Najwat Rehman, Penny W. Stamps School of Art & Design
Pakistan is the fifth-most vulnerable country to the long-term effects of anthropogenic climate change. Rising temperatures, melting glaciers, catastrophic floods, and erratic rainfall have already ravaged the country socially, economically and ecologically: between 1999 and 2018, “Pakistan lost 9,989 lives, suffered economic losses worth USD 3.8 billion and witnessed 152 extreme weather events.” In addition to its many devastations, climate change also threatens agriculture, the bedrock of Pakistan’s economy and society. Declining crop yields due to rising temperatures, falling fisheries productivity amid warming seas, and more dramatic events like this spring’s locust swarm are a few examples that presage the looming crisis of food insecurity. Given inadequate global action and Pakistan’s own limited capacity to effectively address its vulnerabilities, this crisis will only grow worse, crushing the country’s ability to feed its two hundred million inhabitants.
While there is a wealth of data, analysis, projections and recommendations produced regularly by numerous credible institutions, there are access and understandinggaps when it comes to communicating this research at the policy level. The National Food Security Policy (2018) repeatedly highlights the threats climate change poses to Pakistan’s food security, and emphasizes the need for better linkages between the work of disparate actors working in the field, including government units, academia, and research organizations. The importance of these linkages wasagain highlighted recently by Prime Minister Imran Khan himself, and echoed by recognized experts.
While the understandingof the importance of research-based policymaking and the intention of promoting it might be present in the policy document, researcherspoint out the lack of on-ground action, citingfactorssuch as the policy workers’ lack of technical understanding and training. This assertion is supported by a 2009 study in Canada that concluded that “a significant factor affecting the ability of policy-makers to engage in evidence-based policy-making pertains to both governmental and non-governmental ‘‘policy analytical capacity.’’ That is, governments require a reasonably high level of policy analytical capacity to perform the tasks associated with managing the policy process in order to implement evidence-based policy-making and avoid several of the most common sources of policy failures.”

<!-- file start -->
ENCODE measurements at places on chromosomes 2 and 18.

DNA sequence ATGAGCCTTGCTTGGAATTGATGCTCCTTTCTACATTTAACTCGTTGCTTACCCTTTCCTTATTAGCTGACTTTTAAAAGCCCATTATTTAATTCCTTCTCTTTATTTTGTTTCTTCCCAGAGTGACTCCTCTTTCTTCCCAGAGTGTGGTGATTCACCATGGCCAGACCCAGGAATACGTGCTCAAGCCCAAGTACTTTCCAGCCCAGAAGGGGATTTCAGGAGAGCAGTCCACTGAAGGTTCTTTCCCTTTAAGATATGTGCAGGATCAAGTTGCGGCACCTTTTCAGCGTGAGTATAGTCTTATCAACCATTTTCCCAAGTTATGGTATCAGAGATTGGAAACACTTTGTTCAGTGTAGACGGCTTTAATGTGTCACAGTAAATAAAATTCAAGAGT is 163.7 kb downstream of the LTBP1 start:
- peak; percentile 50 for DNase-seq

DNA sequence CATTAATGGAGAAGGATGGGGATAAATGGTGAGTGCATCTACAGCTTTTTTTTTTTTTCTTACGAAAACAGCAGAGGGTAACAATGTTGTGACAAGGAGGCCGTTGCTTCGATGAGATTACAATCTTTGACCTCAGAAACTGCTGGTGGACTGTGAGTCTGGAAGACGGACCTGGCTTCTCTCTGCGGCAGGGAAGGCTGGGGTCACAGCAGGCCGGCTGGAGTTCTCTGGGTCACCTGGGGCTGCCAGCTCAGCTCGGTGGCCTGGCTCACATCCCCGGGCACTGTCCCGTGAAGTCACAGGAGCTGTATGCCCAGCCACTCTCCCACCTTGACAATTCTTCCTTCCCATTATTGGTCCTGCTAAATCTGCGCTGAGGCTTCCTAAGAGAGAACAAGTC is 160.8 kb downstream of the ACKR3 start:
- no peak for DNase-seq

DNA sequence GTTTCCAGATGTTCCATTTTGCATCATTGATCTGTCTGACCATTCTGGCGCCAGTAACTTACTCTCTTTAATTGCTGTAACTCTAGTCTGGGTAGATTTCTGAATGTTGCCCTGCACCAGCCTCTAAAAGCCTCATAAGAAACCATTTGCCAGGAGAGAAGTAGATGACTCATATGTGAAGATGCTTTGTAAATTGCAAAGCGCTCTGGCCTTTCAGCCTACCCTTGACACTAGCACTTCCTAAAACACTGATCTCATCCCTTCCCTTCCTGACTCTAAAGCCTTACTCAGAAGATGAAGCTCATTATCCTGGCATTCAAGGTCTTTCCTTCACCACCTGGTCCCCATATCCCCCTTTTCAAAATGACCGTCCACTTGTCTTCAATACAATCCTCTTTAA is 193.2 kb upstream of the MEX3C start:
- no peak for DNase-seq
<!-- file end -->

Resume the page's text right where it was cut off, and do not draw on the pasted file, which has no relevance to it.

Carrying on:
This problem space reveals a promising opportunity for design-led and community-engaged scholarship. Speculative critical design (SCD), a relatively new design approachconcerned with “the creation of utilitarian artifacts whose primary purpose is communicative,” offers a way to strengthen the link between researchers and policymakers by translating technical findings and recommendations into ‘food futures’–visual scenarios of food (in)security in Pakistan based on rigorous research and projections –that can help policymakers, who often are not subject matter experts, engage with the research and pursue evidence-based policymaking to address Pakistan’s climate change vulnerabilities. With a specific focus on sparking reflection and discourse, SCD is also well-suited to engage the general public in the conversation about climate change through the localized, relatable and visual scenarios, helping improve understanding and concern for the already visible and looming impacts of climate change.
The primary outcome of this project is an interactive website that presents users with images of popular food items and allows them to manipulate factors such as environmental heat, water availability, population growth, and extreme weather events to determinehow these factors influence the availability, affordability, and composition of these foods. Guided by an intention to make complex scientific and statistical information easy to understand for policymakers and the general public, visual and interactive design are important considerations of this project. Although the app will be designed in collaboration with stakeholders through co-design workshopsstartingin November, an initial proof of concept image is attached as part of this proposal to help the grant committee visualize the project. In addition to the website, a research paper detailing the process and findings will also be produced. This is important considering the various scholarly areas this project spans, most importantly science communication and speculative critical design.